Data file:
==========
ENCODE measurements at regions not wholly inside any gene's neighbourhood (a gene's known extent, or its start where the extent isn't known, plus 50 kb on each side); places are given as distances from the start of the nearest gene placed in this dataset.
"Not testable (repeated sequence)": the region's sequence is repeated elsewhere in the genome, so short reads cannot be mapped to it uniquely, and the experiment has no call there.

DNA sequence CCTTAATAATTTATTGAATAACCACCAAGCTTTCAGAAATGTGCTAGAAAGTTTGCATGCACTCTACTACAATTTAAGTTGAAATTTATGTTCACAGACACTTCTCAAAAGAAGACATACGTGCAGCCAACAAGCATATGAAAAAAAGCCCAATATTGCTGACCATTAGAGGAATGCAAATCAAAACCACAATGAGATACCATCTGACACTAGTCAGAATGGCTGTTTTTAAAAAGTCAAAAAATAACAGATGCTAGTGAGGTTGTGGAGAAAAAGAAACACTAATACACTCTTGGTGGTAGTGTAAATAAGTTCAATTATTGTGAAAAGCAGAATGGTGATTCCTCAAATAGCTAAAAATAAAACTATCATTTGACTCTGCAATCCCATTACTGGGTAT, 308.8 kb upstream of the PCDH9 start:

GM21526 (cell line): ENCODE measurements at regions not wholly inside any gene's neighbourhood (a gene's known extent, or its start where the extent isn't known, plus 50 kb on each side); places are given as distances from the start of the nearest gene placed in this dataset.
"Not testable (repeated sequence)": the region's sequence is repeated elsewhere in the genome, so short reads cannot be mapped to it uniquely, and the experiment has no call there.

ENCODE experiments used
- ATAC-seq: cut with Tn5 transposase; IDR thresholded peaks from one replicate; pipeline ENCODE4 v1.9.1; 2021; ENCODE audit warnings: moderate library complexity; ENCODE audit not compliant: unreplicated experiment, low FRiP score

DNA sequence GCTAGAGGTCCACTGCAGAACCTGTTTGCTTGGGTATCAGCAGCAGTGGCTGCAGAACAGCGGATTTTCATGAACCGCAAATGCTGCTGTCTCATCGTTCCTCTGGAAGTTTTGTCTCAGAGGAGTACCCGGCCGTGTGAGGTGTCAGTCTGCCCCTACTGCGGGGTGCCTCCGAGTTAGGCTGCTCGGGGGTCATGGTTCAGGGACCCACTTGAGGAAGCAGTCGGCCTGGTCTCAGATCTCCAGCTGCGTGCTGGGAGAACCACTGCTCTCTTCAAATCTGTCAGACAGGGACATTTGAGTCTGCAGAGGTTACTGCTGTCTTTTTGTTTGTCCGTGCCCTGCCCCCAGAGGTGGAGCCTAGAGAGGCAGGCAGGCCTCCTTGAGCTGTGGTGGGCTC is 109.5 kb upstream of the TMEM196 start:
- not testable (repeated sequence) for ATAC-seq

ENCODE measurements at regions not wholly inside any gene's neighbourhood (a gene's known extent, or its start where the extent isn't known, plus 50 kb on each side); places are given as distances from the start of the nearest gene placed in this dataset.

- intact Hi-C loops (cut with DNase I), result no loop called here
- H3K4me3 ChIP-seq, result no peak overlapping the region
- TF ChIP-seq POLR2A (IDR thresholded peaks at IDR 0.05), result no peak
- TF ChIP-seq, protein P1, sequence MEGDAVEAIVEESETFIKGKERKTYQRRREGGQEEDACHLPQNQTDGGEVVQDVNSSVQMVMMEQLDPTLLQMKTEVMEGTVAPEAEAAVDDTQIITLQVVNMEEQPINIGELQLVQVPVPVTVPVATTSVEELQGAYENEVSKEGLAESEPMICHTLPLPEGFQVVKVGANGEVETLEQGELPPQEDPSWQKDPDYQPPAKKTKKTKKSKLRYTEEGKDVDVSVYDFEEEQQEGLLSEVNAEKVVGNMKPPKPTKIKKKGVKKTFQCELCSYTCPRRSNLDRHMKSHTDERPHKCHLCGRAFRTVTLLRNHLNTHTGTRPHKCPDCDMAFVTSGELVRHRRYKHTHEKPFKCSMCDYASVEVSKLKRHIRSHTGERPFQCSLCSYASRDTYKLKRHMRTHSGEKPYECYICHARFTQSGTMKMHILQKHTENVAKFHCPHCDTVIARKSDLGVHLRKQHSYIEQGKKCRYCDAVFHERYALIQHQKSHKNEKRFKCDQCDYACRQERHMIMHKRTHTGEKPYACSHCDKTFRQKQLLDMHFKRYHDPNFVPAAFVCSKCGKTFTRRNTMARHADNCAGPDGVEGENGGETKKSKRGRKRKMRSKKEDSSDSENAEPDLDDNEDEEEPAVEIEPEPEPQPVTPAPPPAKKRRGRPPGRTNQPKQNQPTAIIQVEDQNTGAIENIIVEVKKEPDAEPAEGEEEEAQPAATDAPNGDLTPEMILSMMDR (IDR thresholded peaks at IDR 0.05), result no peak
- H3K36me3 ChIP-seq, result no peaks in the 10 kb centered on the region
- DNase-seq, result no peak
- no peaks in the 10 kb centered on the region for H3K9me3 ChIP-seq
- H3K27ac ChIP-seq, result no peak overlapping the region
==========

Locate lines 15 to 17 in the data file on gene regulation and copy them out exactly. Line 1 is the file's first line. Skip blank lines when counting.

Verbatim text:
- H3K36me3 ChIP-seq, result no peaks in the 10 kb centered on the region
- DNase-seq, result no peak
- no peaks in the 10 kb centered on the region for H3K9me3 ChIP-seq